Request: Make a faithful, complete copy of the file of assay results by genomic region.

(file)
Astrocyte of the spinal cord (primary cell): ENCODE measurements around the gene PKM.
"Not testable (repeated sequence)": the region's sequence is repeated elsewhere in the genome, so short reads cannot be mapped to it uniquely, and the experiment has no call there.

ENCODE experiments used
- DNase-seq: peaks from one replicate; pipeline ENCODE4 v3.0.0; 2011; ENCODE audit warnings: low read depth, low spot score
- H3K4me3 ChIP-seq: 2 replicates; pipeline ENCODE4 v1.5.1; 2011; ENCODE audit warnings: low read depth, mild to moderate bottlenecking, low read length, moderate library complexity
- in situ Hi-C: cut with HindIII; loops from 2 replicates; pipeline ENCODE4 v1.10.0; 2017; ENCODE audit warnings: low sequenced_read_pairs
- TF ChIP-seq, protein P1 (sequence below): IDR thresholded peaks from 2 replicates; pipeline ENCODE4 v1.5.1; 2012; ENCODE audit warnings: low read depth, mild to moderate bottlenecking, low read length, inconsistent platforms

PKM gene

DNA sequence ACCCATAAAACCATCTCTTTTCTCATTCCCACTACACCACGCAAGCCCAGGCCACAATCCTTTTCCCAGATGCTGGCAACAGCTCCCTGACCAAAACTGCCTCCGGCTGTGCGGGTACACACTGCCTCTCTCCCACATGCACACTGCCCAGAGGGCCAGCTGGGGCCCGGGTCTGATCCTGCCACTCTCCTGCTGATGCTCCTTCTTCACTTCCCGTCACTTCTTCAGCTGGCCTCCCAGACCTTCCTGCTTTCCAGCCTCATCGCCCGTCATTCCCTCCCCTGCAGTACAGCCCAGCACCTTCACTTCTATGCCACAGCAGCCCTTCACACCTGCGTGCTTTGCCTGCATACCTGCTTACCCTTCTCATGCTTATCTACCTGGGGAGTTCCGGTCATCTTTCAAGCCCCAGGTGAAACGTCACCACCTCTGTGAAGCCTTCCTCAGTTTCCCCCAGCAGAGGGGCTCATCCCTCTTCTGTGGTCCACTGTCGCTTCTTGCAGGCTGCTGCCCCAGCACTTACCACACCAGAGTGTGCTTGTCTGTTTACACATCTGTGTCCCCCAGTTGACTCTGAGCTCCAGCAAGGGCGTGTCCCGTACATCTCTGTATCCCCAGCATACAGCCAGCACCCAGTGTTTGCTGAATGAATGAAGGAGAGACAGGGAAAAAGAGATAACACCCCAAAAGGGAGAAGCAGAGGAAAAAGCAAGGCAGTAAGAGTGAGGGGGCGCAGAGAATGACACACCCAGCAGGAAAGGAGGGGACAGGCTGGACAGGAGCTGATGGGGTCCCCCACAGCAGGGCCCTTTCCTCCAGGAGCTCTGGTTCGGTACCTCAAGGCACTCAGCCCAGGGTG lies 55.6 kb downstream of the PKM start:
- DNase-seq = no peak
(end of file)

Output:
Astrocyte of the spinal cord (primary cell): ENCODE measurements around the gene PKM.
"Not testable (repeated sequence)": the region's sequence is repeated elsewhere in the genome, so short reads cannot be mapped to it uniquely, and the experiment has no call there.

ENCODE experiments used
- DNase-seq: peaks from one replicate; pipeline ENCODE4 v3.0.0; 2011; ENCODE audit warnings: low read depth, low spot score
- H3K4me3 ChIP-seq: 2 replicates; pipeline ENCODE4 v1.5.1; 2011; ENCODE audit warnings: low read depth, mild to moderate bottlenecking, low read length, moderate library complexity
- in situ Hi-C: cut with HindIII; loops from 2 replicates; pipeline ENCODE4 v1.10.0; 2017; ENCODE audit warnings: low sequenced_read_pairs
- TF ChIP-seq, protein P1 (sequence below): IDR thresholded peaks from 2 replicates; pipeline ENCODE4 v1.5.1; 2012; ENCODE audit warnings: low read depth, mild to moderate bottlenecking, low read length, inconsistent platforms

PKM gene

DNA sequence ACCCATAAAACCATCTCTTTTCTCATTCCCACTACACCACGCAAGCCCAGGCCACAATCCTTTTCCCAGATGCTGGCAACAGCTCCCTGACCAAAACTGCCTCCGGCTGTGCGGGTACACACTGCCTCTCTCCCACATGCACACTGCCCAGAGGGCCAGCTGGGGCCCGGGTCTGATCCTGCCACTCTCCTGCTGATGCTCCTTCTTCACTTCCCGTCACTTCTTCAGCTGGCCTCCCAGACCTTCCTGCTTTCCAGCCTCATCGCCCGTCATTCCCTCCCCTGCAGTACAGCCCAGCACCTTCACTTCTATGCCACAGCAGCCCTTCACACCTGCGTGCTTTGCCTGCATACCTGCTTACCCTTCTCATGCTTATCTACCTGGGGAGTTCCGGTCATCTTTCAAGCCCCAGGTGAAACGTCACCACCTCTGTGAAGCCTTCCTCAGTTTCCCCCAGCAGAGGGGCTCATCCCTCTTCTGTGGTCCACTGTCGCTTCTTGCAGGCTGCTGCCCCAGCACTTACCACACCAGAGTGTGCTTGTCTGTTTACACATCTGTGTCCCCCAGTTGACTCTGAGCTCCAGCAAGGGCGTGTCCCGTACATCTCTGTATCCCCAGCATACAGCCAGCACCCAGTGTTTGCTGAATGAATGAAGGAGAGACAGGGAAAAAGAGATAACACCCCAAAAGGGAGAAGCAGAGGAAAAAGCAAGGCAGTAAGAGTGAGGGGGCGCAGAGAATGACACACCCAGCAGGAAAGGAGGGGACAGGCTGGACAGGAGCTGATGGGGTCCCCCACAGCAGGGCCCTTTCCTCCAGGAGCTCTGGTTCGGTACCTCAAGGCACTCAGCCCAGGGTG lies 55.6 kb downstream of the PKM start:
- DNase-seq = no peak